September 11th 2001 occurred 15 years ago, however for many Americans the details of that day are so vivid that it feels like just yesterday. I was attending a class at Kent State University that beautiful sunny morning. During a class break we found students starting to gather around a big screen TV in the media center. I knelt down next to my friend and watched as the news anchors attempt to report on a tragedy that had just begun. We witnessed the 2nd plane fly into the news broadcast and strike the South Tower of the World Trade Center. It was in that moment that we all knew. Our nation had bonded together with insurmountable acts of love and support. The world stood in solidarity amongst its American family and mourned the horrific tragedy we all took witness to that day.
It has been 15 years since the 9/11 attacks. The experiences of 9/11 have forever impacted me. As a 7th grade history teacher I have grown to see the historical events of our world through a different lens. September 11, 2001 is a history my students were not yet born to experience and one we will never forget. Share your story.
Eleanor Bosko, Kimpton Middle School
morning of 9/11, I was working as a sales assistant at our family's business in Akron when someone interrupted a meeting and urged us to turn on the TV. The horror that was unfolding compelled me to act, so I went outside to lower our company's flagpole to half-staff, which required a forklift. That terrible morning gave new urgency and meaning to my military service, as I had recently completed four years with the 101st Airborne and been selected to become an Army Green Beret. A few months later, I began my special forces training as our nation was at war.
Sen. Frank LaRose, Ohio District 27 (R-Hudson)
I retired from
teaching in June of 2001, and the following fall was awful for me. I still rose at the crack of dawn, but had nothing to do except listen to the school buses go up and down my street. I occupied much of my time watching the morning TV shows. As "Good Morning America" was wrapping up, news broke in with the first tower being hit. I watched, transfixed, then horrified as I saw - in real time - the second tower hit. I remember jumping up from my chair, yelling, "No! No! This cannot be happening!" Tears ran down my face as I remembered that I had just been in the observation deck of one of the towers only three weeks before! I truly was in shock, and I was glued to the TV all day and well into the night.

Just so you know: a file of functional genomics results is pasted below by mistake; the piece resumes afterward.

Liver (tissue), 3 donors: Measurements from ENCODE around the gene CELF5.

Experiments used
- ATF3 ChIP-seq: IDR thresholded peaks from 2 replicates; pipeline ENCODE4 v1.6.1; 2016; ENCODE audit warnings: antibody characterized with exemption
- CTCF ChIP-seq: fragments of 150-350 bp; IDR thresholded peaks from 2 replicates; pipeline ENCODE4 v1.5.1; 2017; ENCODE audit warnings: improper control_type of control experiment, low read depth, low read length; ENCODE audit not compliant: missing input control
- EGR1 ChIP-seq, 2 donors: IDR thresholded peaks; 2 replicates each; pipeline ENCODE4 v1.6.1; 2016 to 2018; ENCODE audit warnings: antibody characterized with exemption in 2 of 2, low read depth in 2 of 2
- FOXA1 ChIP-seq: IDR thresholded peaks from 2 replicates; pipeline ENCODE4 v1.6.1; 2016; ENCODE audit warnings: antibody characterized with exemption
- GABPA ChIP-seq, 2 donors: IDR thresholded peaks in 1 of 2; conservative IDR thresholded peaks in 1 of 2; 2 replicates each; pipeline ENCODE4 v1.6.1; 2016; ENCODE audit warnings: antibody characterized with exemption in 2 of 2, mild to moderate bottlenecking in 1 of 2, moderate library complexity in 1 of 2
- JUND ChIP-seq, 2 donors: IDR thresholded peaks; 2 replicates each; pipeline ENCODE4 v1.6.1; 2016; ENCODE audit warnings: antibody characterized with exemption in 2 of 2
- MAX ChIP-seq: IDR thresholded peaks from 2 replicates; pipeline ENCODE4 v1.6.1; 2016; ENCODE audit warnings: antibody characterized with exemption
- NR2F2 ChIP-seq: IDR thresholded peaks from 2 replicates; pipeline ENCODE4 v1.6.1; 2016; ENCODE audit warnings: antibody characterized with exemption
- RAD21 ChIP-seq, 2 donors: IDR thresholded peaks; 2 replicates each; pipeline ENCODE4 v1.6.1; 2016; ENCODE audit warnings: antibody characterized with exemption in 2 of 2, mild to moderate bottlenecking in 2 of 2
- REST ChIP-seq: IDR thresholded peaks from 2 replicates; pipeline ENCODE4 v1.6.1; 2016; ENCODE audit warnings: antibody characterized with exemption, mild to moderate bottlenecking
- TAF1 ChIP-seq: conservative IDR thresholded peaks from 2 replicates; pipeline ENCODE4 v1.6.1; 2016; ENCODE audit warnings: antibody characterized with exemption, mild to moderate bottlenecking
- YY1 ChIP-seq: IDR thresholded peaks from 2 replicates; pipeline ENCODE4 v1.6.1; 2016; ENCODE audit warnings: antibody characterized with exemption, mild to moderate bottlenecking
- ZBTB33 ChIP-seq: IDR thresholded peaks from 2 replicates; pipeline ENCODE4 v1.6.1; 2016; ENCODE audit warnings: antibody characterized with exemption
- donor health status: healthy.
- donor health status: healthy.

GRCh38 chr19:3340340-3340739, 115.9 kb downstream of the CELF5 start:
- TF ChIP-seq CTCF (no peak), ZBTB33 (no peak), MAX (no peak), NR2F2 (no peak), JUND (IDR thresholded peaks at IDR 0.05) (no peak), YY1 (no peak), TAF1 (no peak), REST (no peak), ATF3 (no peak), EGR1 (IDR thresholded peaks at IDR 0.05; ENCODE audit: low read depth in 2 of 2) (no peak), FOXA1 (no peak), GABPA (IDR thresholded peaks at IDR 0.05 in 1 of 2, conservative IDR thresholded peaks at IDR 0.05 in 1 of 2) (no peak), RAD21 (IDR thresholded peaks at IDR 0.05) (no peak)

Tom Stephan, retired SMFHS teacher
I shall never
forget September 11th of 2001. That morning, a friend called and urged us to turn to the news on public television.
We were watching in disbelief after the two airliners crashed into their targets! The massive twin towers literally disintegrated before our very eyes! It was devastating!
Today, we remember the countless police, fire and safety forces who gave their utmost while performing improbable acts of heroism on that fateful day.
We express our thanks to the families of these modern day heroes.
Harold Rowland, Army veteran of the Korean War era